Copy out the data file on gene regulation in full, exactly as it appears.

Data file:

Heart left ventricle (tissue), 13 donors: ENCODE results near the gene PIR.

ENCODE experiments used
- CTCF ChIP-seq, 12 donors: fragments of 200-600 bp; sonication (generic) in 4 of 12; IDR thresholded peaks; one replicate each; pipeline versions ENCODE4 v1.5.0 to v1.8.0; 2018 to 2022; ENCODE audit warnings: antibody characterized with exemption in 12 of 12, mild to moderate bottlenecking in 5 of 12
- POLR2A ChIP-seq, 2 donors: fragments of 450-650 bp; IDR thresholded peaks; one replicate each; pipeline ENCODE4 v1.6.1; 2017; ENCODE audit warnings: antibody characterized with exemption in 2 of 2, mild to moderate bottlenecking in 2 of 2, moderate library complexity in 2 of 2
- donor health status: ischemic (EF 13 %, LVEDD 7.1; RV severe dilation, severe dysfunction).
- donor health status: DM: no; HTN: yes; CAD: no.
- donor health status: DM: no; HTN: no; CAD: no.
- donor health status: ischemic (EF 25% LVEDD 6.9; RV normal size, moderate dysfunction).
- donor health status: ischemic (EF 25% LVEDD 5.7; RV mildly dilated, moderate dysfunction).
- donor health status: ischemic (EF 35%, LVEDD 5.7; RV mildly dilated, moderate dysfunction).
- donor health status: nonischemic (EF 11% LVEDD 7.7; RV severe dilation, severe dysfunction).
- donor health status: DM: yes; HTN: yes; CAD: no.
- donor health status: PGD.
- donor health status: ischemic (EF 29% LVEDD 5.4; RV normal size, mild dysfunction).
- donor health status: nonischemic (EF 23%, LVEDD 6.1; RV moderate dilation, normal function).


Heart left ventricle (tissue), 13 donors: ENCODE results near the gene PIR.

ENCODE experiments used
- CTCF ChIP-seq, 12 donors: fragments of 200-600 bp; sonication (generic) in 4 of 12; IDR thresholded peaks; one replicate each; pipeline versions ENCODE4 v1.5.0 to v1.8.0; 2018 to 2022; ENCODE audit warnings: antibody characterized with exemption in 12 of 12, mild to moderate bottlenecking in 5 of 12
- POLR2A ChIP-seq, 2 donors: fragments of 450-650 bp; IDR thresholded peaks; one replicate each; pipeline ENCODE4 v1.6.1; 2017; ENCODE audit warnings: antibody characterized with exemption in 2 of 2, mild to moderate bottlenecking in 2 of 2, moderate library complexity in 2 of 2
- donor health status: ischemic (EF 13 %, LVEDD 7.1; RV severe dilation, severe dysfunction).
- donor health status: DM: no; HTN: yes; CAD: no.
- donor health status: DM: no; HTN: no; CAD: no.
- donor health status: ischemic (EF 25% LVEDD 6.9; RV normal size, moderate dysfunction).
- donor health status: ischemic (EF 25% LVEDD 5.7; RV mildly dilated, moderate dysfunction).
- donor health status: ischemic (EF 35%, LVEDD 5.7; RV mildly dilated, moderate dysfunction).
- donor health status: nonischemic (EF 11% LVEDD 7.7; RV severe dilation, severe dysfunction).
- donor health status: DM: yes; HTN: yes; CAD: no.
- donor health status: PGD.
- donor health status: ischemic (EF 29% LVEDD 5.4; RV normal size, mild dysfunction).
- donor health status: nonischemic (EF 23%, LVEDD 6.1; RV moderate dilation, normal function).